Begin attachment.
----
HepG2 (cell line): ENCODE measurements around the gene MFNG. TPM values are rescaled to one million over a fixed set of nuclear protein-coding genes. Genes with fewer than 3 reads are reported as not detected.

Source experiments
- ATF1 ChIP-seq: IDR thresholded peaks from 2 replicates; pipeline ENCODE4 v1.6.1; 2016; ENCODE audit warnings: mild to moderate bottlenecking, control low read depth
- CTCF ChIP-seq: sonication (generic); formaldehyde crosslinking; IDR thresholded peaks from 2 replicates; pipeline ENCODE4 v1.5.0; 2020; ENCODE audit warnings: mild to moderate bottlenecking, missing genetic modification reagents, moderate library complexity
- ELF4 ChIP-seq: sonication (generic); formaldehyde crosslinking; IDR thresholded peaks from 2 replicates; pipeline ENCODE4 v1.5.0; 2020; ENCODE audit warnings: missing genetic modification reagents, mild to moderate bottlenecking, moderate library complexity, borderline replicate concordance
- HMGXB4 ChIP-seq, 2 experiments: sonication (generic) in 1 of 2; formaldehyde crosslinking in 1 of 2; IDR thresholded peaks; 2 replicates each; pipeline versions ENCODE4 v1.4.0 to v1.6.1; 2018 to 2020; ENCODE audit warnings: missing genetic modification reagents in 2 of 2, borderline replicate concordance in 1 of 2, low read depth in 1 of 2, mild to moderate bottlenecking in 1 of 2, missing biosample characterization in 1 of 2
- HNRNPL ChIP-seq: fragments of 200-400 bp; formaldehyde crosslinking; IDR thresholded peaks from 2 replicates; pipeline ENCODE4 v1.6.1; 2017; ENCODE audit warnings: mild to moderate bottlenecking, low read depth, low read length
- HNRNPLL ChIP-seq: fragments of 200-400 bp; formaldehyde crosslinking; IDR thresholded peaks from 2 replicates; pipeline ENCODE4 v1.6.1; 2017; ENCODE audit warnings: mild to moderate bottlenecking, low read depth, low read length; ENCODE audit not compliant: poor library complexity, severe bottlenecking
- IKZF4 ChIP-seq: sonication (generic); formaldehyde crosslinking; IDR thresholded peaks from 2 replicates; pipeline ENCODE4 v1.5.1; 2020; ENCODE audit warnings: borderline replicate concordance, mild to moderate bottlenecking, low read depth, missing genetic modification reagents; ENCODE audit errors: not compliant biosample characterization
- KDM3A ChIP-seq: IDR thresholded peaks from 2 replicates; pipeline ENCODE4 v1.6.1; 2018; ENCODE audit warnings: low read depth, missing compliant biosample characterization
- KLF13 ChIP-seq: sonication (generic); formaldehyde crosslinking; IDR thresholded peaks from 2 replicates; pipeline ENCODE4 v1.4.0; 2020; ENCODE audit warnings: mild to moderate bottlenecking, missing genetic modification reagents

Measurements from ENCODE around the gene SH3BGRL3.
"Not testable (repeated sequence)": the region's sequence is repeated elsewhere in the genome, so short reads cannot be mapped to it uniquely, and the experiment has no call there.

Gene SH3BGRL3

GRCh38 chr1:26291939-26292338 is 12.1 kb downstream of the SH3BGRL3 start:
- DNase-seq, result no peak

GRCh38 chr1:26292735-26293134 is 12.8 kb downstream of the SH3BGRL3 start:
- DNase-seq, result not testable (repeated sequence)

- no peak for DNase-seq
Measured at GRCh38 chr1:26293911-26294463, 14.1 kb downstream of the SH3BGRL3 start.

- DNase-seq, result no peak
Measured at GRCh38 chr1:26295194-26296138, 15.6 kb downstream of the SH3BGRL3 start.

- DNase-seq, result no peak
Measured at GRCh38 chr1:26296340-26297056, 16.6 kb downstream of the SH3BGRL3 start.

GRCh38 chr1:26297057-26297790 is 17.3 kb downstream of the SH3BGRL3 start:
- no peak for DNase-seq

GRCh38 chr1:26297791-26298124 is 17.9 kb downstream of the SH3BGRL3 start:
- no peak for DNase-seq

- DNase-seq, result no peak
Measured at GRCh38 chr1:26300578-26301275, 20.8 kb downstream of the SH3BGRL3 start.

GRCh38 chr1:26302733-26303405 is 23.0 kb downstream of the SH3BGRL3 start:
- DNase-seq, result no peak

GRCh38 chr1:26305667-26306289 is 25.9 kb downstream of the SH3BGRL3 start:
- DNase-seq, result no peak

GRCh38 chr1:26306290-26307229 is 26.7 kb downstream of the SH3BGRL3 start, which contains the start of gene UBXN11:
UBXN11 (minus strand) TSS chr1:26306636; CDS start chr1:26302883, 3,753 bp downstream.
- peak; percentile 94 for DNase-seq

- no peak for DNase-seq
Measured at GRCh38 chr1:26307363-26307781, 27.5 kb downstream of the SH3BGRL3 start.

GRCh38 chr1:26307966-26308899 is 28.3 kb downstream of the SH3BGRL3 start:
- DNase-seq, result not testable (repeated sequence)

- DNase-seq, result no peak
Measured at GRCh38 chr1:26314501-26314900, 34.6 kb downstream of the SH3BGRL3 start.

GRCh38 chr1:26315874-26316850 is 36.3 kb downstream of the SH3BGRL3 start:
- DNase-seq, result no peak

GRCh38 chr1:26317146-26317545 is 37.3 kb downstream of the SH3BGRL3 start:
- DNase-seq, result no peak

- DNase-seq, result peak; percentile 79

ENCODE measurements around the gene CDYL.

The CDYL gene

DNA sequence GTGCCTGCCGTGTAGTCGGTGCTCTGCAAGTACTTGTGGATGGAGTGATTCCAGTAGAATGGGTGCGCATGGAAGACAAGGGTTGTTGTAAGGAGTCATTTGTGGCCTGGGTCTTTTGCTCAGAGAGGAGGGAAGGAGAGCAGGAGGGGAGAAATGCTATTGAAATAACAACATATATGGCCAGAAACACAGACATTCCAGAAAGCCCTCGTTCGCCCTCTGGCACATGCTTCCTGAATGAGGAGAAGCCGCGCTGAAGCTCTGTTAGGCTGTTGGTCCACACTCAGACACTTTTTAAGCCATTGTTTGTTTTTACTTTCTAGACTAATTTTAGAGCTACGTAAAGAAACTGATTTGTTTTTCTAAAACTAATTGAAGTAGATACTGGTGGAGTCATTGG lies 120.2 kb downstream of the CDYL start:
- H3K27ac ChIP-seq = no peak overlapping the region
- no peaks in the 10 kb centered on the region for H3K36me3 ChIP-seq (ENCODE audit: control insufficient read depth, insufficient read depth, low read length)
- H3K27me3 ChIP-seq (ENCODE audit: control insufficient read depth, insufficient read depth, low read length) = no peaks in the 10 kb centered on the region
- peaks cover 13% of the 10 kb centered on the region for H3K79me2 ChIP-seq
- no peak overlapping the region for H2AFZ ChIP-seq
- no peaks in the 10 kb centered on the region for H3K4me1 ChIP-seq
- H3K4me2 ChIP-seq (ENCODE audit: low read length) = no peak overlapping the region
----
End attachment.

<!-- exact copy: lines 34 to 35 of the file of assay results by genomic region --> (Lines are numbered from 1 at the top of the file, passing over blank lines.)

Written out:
- DNase-seq, result no peak

GRCh38 chr1:26306290-26307229 is 26.7 kb downstream of the SH3BGRL3 start, which contains the start of gene UBXN11: